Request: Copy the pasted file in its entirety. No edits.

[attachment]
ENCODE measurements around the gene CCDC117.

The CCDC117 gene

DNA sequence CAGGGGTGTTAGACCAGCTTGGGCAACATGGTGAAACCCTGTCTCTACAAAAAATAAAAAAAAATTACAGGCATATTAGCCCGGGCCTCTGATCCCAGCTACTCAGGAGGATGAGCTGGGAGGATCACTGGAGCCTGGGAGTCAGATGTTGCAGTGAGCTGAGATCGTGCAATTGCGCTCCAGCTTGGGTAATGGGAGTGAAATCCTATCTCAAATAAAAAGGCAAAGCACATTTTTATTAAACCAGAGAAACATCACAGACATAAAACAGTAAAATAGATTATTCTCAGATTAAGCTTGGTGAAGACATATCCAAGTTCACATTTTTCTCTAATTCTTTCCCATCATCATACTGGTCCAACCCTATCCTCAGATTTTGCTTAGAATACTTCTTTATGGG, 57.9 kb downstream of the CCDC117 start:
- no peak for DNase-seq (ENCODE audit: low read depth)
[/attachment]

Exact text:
ENCODE measurements around the gene CCDC117.

The CCDC117 gene

DNA sequence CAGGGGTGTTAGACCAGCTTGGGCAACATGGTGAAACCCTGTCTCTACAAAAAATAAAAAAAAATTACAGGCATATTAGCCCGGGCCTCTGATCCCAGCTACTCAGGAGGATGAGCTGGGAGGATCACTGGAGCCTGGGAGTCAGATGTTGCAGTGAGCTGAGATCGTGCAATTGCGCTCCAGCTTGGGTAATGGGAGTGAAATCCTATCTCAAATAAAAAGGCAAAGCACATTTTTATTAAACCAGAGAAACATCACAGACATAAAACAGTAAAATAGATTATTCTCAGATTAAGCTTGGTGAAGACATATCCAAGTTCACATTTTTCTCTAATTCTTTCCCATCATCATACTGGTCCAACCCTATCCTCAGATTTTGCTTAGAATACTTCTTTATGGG, 57.9 kb downstream of the CCDC117 start:
- no peak for DNase-seq (ENCODE audit: low read depth)